But more interestingly, is the question of co-operation between the BN federal governments and the BR controlled state governments. While in the past, BN could afford to marginalise the states of Kelantan and Terengganu (when it was in PAS hands) as they were contributing little to the overall Malaysian economy, BN doesn't have such options when dealing with the economically powerful states of Penang, Perak and Selangor. Attempting to "kill" these states, will just be acts of chopping off one's nose to spite one's face (i.e., self-defeating).

Instead, I see an era of forced co-operation, to ensure that both the states and the overall Malaysian economy continues to move forward. The strategy then for BN and BR is the "spin" to convince voters that the "growth" in the coming 4 to 5 years are attributed to their policies and not the opponents.

Convergence

It is widely acknowledged that the mainstream media (MSM) were overwhelming pro-establishment while the online and other alternative media tends to be anti-establishment. Some MSMs went clearly to the extent of painting surreal pictures of the state of the government and Malaysia, but at the same time, certain (not all) online sites also propagated information which were clearly misleading.

This elections has proven the influence of the Internet, not only directly on voters who have access to Internet in the urban centres, but also the fact that information on the Internet can be channelled even to the pakciks and makciks in the kampungs via secondary points of information e.g., children studying in cities or persons of influence in villages who'll pass on information at coffee shops.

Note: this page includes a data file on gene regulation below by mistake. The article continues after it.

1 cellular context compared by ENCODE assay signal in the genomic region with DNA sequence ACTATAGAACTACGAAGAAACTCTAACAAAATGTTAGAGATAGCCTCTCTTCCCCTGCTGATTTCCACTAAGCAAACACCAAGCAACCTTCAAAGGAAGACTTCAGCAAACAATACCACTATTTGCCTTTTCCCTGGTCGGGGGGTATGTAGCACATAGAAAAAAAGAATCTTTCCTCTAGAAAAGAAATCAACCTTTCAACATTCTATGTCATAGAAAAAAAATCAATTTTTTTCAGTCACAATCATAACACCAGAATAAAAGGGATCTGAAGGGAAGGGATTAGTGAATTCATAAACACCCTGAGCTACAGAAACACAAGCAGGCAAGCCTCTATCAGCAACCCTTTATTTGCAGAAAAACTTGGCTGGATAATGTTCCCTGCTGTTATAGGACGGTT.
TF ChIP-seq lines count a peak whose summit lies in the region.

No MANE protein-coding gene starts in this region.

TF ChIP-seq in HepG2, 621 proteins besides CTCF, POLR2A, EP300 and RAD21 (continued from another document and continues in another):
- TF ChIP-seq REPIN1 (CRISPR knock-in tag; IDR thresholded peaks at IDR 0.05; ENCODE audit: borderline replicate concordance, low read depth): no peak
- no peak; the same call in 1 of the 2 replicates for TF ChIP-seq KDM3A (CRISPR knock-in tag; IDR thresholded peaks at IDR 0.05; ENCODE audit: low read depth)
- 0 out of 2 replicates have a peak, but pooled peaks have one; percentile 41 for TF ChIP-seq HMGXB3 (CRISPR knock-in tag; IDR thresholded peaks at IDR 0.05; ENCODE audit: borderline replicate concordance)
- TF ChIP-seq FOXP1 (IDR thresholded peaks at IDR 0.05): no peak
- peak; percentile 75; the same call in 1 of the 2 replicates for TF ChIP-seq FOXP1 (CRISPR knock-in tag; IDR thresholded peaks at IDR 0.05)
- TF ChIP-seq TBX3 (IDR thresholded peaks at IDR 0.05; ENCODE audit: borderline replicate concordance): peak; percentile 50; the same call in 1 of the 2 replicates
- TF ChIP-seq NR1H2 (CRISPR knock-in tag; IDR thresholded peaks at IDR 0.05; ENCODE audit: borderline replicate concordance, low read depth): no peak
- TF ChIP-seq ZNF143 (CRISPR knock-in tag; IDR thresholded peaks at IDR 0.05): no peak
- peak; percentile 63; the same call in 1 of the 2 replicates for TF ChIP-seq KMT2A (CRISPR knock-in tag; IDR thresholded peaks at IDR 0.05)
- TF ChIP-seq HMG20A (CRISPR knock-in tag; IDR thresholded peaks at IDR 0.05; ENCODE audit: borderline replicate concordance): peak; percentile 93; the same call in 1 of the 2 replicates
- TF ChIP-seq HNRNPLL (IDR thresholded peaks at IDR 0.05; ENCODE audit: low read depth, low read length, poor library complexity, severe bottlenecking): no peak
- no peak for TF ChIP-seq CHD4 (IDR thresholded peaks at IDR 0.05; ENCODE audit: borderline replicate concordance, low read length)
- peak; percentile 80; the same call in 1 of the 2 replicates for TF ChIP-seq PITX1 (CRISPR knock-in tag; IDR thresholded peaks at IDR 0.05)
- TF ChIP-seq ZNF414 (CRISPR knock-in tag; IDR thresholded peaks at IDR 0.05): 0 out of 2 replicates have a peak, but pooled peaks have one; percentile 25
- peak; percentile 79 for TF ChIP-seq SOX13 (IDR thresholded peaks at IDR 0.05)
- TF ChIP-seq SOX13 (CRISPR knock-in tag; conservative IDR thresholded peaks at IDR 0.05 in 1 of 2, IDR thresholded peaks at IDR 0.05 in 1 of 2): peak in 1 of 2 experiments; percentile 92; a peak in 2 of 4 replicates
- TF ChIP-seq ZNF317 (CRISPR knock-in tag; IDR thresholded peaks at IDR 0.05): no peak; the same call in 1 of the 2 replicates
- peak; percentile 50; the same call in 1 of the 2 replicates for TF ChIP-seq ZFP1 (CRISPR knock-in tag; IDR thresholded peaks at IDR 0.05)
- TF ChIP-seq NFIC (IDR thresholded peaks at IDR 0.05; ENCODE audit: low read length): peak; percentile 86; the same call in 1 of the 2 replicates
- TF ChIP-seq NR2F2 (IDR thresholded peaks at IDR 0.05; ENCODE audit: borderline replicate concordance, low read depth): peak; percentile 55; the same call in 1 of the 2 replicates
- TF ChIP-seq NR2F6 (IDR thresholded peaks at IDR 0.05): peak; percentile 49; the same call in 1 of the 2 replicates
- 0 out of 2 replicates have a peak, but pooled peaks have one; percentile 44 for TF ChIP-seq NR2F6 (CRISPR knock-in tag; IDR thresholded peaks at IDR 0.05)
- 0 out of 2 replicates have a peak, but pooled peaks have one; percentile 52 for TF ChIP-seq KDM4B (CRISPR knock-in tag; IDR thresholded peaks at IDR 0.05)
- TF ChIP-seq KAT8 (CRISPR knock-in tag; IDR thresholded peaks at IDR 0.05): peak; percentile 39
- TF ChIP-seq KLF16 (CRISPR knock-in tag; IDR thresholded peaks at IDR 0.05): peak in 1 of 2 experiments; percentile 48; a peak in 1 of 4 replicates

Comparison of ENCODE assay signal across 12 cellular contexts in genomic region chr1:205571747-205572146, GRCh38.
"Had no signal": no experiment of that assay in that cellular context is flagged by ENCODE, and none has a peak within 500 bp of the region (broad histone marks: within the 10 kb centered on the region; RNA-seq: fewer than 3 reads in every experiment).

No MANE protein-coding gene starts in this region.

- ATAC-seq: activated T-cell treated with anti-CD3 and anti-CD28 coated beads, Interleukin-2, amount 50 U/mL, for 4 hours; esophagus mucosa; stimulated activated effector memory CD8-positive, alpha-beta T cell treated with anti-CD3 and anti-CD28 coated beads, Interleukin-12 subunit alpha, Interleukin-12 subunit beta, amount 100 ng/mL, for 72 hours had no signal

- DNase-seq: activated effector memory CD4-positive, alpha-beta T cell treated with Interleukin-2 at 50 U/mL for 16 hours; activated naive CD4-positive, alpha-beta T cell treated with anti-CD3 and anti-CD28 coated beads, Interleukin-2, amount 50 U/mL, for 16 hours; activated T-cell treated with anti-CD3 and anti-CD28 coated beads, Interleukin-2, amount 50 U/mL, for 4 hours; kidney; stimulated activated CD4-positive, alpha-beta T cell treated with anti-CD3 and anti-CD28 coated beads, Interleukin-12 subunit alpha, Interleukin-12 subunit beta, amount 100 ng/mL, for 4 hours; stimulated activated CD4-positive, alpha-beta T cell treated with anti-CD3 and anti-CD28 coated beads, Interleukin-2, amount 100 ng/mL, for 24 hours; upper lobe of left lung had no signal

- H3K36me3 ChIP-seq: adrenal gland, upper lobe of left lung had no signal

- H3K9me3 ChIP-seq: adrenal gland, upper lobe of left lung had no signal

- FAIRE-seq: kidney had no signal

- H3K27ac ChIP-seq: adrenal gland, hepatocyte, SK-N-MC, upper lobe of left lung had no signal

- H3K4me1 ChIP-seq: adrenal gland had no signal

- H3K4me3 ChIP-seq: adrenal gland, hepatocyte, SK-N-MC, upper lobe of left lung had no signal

As a result, we're likely to see not only competition (between print and online media), co-operation (e.g., Star setting up online news portal) but also convergence. Credibility becomes critical. As the print media (some anyway) realise that their papers are no longer in sync with the pulse of the nation, they will have little choice but to realign their editorial slant to be much more balanced between alternative views. Similarly, should some of current portals which enjoy a huge readership not strengthen their journalistic integrity, then it may just suffer the same fate as the print media today, in the next general elections.

And finally, there's the question of convergence in terms of recognition by the various ethnic groups in Malaysia as Malaysians, as opposed to the racially divisive politics of the past, as epitomised by race-based parties in BN. At the surface level, there appears to be a breakthrough when Malays began voting for DAP while Chinese voted for PAS. However, I would certainly put in a word of caution as voters in Malaysia appeared to be voting more against BN, then for BR parties. With a little permitted exaggeration, for some seats previously held by BN, even if you had placed a cow as a opposition candidate, the cow would still have won!

Hence it may be too early to conclude on racial convergence in the current elections. What is more, the winning parties in certain states are restricted via "royal advice" against appointing non-Muslim deputy menteri besars, with some even asked to form the state executive committees (excos) based on specific racial make-ups.

While setbacks are only to be expected, I certainly hope that over the next 4-5 years before the next general elections, the BR parties will play their part to ensure that racially divisive politics can be further reduced, and the rakyat will be asked to vote for a candidate based on merit, i.e., his or her ability to serve all Malaysians regardless of race and religion.